"How I did it," ([c1922])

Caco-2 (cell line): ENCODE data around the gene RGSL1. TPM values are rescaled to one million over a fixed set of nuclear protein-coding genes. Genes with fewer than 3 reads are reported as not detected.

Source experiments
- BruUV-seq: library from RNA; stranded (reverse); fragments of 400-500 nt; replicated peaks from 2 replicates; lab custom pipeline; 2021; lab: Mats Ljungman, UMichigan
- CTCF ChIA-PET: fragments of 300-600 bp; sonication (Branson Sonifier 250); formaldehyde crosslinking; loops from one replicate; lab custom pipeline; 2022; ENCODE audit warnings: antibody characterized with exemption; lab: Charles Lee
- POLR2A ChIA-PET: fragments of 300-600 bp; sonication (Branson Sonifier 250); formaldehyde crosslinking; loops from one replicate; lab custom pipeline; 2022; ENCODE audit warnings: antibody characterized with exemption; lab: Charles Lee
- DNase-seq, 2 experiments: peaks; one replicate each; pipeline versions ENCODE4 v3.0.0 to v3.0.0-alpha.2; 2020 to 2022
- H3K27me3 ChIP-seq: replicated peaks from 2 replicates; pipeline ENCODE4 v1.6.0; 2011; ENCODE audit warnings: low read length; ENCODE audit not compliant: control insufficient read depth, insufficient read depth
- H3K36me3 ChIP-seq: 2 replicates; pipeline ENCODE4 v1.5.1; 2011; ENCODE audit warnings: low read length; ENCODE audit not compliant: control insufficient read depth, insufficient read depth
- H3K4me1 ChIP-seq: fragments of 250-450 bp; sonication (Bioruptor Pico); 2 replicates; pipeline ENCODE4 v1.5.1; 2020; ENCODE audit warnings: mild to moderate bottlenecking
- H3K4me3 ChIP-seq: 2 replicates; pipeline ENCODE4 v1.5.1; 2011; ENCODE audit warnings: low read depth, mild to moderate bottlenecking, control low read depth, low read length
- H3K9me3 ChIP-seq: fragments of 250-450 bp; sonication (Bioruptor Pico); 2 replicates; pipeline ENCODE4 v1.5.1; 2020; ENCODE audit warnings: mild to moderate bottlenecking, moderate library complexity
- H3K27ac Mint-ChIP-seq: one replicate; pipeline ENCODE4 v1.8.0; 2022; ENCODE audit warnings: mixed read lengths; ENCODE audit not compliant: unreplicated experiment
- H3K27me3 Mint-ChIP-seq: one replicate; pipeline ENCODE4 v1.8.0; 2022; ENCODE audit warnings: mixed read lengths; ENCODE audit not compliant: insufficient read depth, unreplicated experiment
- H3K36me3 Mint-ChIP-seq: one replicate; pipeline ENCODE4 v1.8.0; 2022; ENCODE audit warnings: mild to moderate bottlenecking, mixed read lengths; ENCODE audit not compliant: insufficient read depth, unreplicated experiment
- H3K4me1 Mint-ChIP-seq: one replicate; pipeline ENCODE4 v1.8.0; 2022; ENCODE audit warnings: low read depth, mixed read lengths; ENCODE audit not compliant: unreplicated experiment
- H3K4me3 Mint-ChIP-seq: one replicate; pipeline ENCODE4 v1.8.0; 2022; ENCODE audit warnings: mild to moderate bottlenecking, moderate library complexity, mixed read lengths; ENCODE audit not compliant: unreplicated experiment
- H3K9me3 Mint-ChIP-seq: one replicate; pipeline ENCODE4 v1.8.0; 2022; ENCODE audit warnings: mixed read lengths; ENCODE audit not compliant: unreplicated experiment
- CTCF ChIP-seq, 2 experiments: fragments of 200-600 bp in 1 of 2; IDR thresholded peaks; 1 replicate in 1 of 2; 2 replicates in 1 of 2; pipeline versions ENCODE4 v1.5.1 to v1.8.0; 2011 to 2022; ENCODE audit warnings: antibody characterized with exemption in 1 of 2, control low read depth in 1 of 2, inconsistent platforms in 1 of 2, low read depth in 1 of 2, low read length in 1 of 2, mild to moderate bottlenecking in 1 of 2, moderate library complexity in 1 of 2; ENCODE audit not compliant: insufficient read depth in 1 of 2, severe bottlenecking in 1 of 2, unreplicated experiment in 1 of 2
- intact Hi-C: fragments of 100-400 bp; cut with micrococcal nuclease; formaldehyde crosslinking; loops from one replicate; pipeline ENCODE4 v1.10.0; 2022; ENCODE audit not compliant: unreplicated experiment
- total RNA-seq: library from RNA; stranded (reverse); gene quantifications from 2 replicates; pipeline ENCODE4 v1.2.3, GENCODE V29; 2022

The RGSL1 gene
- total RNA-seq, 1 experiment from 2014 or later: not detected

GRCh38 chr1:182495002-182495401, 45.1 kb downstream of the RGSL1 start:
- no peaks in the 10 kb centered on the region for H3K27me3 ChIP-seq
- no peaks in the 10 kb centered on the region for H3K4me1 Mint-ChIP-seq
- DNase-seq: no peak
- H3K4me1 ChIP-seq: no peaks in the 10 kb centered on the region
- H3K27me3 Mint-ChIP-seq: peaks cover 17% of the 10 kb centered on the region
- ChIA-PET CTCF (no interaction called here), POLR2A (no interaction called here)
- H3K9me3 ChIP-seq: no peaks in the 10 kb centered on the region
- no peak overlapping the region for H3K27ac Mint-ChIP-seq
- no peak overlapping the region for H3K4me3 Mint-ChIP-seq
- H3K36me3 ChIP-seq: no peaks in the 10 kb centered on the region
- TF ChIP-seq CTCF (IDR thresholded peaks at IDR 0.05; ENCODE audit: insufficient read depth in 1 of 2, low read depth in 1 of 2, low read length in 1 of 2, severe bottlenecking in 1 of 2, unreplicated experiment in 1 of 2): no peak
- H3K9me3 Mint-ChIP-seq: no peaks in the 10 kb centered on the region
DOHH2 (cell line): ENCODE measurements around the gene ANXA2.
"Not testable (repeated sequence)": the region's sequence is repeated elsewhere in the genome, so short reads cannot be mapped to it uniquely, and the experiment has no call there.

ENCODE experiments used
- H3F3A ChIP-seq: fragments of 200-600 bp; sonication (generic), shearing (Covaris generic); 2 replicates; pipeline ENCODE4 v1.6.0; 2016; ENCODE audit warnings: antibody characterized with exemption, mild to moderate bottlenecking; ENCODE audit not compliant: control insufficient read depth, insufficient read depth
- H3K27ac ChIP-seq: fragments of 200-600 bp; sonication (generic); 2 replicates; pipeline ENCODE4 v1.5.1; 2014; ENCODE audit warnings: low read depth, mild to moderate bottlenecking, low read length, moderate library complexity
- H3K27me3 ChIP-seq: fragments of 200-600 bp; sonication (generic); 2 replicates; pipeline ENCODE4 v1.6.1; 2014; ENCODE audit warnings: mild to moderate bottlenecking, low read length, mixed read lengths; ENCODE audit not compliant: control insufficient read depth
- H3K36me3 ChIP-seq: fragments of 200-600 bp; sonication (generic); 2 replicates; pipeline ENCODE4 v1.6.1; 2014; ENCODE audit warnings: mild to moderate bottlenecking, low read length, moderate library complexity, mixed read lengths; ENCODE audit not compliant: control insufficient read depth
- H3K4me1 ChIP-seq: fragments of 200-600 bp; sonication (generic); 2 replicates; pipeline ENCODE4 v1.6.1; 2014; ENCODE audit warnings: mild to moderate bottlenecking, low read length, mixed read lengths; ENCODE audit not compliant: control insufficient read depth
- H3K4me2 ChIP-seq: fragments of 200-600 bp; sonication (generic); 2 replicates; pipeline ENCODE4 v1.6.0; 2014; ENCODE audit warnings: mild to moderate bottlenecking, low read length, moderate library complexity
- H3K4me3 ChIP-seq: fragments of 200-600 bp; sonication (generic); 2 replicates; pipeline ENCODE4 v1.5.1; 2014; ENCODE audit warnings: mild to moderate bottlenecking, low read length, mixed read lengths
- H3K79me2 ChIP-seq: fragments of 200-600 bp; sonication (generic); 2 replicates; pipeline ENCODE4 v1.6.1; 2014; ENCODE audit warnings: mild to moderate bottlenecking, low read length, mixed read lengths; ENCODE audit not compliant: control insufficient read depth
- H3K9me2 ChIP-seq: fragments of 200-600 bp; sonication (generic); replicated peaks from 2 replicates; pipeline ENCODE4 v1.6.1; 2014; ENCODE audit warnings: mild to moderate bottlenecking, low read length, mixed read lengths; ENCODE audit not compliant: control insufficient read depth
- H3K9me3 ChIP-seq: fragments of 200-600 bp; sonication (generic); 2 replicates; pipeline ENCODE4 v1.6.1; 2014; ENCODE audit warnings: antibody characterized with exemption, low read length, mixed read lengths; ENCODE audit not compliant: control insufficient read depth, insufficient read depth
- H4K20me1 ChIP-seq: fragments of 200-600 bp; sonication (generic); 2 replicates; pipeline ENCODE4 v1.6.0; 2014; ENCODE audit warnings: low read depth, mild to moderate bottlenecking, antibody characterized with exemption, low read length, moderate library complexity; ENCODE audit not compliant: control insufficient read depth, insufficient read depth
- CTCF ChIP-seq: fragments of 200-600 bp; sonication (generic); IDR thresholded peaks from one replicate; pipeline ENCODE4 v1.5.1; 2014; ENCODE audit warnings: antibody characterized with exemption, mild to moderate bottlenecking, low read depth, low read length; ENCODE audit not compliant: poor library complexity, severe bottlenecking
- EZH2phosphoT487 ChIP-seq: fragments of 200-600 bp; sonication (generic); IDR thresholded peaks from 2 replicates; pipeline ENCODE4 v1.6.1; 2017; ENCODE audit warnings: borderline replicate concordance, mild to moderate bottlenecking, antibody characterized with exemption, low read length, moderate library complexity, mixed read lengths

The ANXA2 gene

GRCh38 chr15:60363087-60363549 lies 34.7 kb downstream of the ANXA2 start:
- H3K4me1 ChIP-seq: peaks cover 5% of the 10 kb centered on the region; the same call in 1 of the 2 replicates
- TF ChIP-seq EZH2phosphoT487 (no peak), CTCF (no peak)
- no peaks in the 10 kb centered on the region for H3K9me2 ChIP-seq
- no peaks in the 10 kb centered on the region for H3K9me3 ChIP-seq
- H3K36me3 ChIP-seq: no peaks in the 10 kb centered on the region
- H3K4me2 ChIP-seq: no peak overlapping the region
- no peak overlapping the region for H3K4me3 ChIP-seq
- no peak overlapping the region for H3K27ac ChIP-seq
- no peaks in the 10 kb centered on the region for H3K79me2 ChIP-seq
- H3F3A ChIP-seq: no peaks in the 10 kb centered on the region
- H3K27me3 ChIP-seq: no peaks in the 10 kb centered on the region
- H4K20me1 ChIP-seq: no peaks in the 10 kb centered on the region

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THE VAN LOAN LETTER • Every time you attend a motion picture theatre, how would you like to have H. H. Van Loan beside you, so that at the end of the performance he could go over the production with you, giving you the high lights of the story, and a liberal discussion of its theme, plot construc- tion, unities and sequences? Or better still, wouldn't you like to receive an advance letter from Mr. Van Loan containing a constructive and critical analysis of the important photoplays of the day ? We can readily anticipate your answer, and believe you will receive with intense enthusiasm the announcement that for the first time in the history of the motion picture, a noted screen authority is to coach the aspiring photo- dramatist by means of criticism and comparison. Just pause a moment—and think what this will mean ,to you! You will have as a basis for your study the actual motion pictures that come to your theatre from day to day! In advance of each picture Mr. Van Loan will send you his analytical review. You can peruse it before the picture is shown. Afterward, you will be enabled, with the aid of his guidance, to thoroughly analyze the various qualities of the picture—whether they be meri- torious or faulty. Perhaps, at this stage of your study of the technique of photoplay writing, you find yourself unable to properly dissect, so to speak, the various twistings and turnings of the screen stories of the day. You readily perceive the novelties or oddities in story construction, but find your- self unable to apply them toward helping you to write better stories. "The Miracle Man," "Behind the Door," "Dr. Cali- garfs Cabinet," "The Golem" and "Blind Husbands" had unusual twists of story construction. The student of